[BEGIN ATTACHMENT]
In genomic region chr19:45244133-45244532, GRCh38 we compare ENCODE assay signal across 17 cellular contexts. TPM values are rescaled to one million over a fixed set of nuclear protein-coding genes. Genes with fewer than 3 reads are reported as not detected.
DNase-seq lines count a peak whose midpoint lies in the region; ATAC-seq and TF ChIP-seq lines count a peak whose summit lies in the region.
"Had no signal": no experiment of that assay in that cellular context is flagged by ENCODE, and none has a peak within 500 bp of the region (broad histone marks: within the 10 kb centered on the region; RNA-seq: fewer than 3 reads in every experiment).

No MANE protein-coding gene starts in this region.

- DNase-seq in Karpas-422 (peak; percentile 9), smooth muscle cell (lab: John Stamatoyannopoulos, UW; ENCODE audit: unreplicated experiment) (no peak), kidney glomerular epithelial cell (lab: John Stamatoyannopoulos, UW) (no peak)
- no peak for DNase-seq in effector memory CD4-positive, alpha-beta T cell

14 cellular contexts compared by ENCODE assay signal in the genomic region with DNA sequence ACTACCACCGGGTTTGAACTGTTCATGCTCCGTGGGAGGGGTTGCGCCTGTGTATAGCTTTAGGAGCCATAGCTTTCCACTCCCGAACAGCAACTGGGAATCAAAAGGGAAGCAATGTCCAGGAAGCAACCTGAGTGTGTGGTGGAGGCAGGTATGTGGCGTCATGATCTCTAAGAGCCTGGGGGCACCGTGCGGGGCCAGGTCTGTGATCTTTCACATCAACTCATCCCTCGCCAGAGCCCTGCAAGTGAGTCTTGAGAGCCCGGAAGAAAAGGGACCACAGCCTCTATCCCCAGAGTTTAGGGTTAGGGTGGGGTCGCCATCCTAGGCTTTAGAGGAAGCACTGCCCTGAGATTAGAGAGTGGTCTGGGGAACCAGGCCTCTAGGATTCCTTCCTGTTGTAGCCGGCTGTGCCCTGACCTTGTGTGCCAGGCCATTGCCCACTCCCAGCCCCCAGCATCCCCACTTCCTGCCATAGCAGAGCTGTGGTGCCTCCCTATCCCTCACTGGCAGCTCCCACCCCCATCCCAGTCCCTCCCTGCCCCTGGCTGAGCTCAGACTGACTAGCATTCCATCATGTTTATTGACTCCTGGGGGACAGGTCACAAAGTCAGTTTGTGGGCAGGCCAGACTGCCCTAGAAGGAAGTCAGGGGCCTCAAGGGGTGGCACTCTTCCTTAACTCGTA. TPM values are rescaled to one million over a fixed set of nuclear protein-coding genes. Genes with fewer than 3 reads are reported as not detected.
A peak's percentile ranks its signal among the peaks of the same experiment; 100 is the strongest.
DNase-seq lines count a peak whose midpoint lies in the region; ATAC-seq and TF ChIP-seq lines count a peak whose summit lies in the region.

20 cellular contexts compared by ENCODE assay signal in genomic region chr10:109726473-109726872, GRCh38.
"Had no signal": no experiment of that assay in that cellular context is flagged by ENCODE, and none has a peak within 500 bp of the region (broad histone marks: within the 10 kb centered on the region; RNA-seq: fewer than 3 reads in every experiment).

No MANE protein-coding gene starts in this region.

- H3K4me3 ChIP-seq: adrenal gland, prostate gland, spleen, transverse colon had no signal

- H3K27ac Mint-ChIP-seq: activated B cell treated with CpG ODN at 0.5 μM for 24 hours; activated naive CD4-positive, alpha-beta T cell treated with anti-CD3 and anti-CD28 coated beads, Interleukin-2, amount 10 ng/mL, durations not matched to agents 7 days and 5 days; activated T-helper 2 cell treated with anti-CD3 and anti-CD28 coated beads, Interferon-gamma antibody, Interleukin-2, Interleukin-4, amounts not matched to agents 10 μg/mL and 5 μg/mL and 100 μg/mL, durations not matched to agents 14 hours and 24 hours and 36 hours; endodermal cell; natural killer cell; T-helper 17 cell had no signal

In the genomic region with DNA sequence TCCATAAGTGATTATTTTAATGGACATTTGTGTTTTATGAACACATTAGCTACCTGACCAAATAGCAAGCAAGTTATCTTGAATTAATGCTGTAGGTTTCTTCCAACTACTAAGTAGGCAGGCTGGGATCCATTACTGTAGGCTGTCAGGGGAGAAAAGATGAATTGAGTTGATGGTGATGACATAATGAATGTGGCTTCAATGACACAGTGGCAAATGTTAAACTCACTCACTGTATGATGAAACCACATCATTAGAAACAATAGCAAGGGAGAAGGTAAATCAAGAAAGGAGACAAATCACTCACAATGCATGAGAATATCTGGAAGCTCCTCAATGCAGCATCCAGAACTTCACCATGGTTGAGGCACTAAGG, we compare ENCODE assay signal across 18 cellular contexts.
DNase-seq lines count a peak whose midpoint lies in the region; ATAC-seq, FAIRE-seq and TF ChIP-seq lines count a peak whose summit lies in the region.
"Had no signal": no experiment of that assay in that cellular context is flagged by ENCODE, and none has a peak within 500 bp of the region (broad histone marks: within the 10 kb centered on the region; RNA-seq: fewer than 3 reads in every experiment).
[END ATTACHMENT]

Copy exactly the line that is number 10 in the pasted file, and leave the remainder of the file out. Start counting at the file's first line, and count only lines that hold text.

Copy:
20 cellular contexts compared by ENCODE assay signal in genomic region chr10:109726473-109726872, GRCh38.